JOHN DAY – More than 185 people came to last Saturday’s Queen Coronation to support the youth representatives of the 2013 Grant County Fair and Rodeo.

The Feb. 16 event included a dinner, auction and dance in honor of this year’s fair and rodeo Queen Desiree Robison, Princess CheyAnne Maley, and youth Ambassadors Makaela Speakman and Sasha Juarez.

The celebration was all the more meaningful for Robison, who began her tenure with a tragic horse accident during the 2012 Grant County Rodeo. She was seriously injured when she fell from her horse during the opening event on Aug. 15. Her recovery has taken several months.

“At first I didn’t know if I was going to be able to ride again, but then I realized riding is my love and my life,” Robison recently said.

“It helped me so much that I was surrounded by people that loved and supported me every step of the way – it really helped me boost my confidence,” she added.

Robison rode in early February for the first time since the accident.

“It felt so great to get back on and ride again,” she said.

Robison, 16, is a junior at Monument High School. She is the daughter of Angie Robison and JC Strange, and lives with her grandparents Jeanne and Bruce Strange in Kimberly. Jeanne is the fair court advisor.

Maley, 17, lives in John Day and attends Grant Union Junior-Senior High School. She is the daughter of Deanna and Rocky Maley.

Both keep busy with school activities as well as fair events.

Robison is president of her school’s Flying Tigers club which is planning a trip to Thailand. She is also secretary of Monument School’s FFA chapter and is the junior class president.

She is taking her steer Tonka to the Eastern Oregon Livestock Show and another steer Rambo to the Grant County Fair.

Her sidekick Tex will accompany her at several fair events this year; a 12-year-old sorrel quarterhorse gelding, Robison says he’s a gentle “wonder horse,” as her grandfather calls him.

Maley also is involved in FFA, serving as chapter treasurer, and enjoys Parliamentary Procedure which involves debating skills. She is also a 4-H ambassador and enjoys fly tying.

At fair events Maley will ride her 13-year-old bay quarterhorse mare Chico.

“She is pretty well my best friend – she has helped me through a lot of difficult times,” Maley said.

She said the community will have a lot to enjoy at this year’s fair, including a view of all the state fair-qualifying projects and the animals which youth have put a lot of time and effort into raising. She noted that Grant County has one of the oldest continuous fairs in Oregon.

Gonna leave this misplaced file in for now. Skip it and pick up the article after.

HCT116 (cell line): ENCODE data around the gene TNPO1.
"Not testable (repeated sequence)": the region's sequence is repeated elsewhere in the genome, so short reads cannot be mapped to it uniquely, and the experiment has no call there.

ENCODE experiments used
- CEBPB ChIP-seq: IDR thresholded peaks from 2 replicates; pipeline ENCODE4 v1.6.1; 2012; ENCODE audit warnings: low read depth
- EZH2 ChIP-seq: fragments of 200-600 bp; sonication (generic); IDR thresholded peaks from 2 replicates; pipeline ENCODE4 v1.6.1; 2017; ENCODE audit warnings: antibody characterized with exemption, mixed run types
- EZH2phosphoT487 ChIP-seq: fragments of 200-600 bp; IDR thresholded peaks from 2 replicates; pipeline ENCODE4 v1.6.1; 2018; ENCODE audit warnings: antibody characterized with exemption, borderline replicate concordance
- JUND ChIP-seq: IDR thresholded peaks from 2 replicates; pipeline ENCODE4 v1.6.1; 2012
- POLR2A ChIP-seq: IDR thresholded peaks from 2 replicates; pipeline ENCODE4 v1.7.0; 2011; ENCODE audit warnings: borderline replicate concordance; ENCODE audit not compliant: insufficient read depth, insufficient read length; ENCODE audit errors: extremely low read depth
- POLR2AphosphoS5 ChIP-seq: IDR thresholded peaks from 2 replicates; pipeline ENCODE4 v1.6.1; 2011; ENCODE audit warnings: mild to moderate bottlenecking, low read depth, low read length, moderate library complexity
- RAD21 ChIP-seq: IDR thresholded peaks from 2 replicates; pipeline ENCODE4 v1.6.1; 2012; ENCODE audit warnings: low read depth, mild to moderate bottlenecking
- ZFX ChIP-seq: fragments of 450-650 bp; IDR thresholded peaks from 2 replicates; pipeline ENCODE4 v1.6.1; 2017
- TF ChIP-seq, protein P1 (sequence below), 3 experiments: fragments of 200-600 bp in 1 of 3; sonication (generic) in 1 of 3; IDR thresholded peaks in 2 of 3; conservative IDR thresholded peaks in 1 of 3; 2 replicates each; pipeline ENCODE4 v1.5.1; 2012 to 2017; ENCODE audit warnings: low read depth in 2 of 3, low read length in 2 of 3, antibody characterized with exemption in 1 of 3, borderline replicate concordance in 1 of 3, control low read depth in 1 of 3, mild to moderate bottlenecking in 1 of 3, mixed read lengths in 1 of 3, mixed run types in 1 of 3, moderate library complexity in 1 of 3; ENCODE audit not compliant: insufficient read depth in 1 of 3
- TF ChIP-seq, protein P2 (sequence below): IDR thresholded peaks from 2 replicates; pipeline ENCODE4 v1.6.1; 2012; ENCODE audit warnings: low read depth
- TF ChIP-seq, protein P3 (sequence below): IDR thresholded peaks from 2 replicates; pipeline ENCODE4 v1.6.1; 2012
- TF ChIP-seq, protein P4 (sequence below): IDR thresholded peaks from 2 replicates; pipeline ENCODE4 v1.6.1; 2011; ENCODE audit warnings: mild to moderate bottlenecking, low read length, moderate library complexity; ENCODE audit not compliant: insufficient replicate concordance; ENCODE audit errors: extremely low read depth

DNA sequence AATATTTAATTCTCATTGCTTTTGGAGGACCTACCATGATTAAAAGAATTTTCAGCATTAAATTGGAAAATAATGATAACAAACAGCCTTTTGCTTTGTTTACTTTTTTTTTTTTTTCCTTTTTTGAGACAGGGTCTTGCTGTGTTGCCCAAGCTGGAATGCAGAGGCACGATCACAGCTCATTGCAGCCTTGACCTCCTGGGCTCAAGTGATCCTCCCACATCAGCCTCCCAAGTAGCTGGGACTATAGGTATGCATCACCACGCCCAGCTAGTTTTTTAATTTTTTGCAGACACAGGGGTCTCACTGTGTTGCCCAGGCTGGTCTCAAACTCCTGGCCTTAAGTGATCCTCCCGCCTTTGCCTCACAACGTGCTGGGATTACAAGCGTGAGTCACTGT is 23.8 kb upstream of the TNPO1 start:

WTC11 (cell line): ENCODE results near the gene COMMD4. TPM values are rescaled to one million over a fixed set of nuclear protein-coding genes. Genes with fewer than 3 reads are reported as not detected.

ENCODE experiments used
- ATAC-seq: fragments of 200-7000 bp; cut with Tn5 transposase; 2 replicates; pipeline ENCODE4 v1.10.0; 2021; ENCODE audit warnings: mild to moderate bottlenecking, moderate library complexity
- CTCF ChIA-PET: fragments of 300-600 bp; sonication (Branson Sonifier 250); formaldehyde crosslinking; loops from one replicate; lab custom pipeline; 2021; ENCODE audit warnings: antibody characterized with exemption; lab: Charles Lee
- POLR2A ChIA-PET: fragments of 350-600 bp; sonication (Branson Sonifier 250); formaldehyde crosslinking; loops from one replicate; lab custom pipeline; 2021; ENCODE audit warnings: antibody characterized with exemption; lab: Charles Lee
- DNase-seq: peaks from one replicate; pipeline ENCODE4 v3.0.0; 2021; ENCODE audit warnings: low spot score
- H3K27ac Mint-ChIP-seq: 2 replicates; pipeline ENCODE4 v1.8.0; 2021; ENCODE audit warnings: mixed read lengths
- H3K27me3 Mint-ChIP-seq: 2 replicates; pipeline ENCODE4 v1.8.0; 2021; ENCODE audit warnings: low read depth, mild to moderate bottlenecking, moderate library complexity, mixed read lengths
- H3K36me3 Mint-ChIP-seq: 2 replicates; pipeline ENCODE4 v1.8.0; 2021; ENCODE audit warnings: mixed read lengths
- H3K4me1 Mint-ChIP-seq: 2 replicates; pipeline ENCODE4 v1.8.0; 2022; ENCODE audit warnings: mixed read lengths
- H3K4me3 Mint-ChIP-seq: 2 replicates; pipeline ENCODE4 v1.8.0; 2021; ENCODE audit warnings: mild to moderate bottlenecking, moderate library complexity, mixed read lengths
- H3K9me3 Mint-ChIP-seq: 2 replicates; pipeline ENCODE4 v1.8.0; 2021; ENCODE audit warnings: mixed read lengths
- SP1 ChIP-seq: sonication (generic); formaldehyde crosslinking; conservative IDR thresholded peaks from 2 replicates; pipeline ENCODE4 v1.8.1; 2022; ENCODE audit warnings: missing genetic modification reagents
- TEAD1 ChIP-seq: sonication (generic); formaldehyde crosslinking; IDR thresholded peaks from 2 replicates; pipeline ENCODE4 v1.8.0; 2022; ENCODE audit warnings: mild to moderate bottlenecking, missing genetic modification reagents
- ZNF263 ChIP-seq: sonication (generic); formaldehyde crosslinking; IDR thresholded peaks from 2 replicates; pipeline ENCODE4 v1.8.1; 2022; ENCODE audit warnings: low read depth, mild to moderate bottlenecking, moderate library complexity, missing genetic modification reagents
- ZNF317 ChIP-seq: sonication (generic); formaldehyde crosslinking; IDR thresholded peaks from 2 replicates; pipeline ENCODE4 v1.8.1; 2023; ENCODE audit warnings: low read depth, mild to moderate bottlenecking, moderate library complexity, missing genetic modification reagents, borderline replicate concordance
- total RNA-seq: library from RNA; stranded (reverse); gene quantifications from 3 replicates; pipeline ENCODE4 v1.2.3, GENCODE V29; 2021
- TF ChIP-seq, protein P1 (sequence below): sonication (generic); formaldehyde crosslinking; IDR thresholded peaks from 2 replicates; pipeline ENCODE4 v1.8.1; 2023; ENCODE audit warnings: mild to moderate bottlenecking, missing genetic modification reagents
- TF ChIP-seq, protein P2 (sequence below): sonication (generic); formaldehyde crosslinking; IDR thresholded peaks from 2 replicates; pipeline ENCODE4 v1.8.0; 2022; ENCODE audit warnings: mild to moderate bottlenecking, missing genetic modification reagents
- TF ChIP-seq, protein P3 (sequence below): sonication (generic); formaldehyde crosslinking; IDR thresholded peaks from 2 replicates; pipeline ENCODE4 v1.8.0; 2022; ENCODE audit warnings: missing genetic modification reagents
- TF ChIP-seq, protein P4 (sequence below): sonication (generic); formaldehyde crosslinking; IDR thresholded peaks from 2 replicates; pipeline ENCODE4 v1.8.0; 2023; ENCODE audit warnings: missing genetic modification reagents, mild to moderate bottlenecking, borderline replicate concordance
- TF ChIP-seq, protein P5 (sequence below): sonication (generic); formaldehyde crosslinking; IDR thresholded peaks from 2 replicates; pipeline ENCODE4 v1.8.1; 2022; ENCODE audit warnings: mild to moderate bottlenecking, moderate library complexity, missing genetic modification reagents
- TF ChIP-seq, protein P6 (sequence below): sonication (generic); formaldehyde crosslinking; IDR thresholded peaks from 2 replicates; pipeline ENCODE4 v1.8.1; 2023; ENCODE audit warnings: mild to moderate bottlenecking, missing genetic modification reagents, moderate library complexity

Robison says she is also looking forward to the 2013 fair and rodeo, and she’s shared ideas for greater safety at rodeo events.

“I think the public can look forward to a very fun, energetic and eventful fair and rodeo Aug. 8-10,” she said.

The ambassadors program, new this year, selects youngsters to be representatives of the fair and rodeo. Both boys and girls can apply for the program, and they are not required to ride horses. Juarez and Speakman are the first to hold the ambassador title.

Juarez, a John Day resident and sophomore at Grant Union, is the daughter of Wendy Juarez and Dan Mollash.

Speakman, of Canyon City, is a sophomore home schooled through Insight School of Oregon, and daughter of Shelly and Ken Speakman.

Both said they are happy to be representatives hope to get more youth involvement at the fair with more games available throughout each day of the fair.

Juarez said they hope to help out various causes throughout the county, even events that are not related to the fair and rodeo.

Stacey DeFord, coordinator for the youth programs, said the aim is to have them learn the dedication and commitment it takes to run a fair.

“We wanted to get that youth vibe back into the fair and rodeo,” she said.

She noted that many volunteers and donors made the coronation event a success.

“They all worked extremely hard to help us make a wonderful evening for our girls,” she said.


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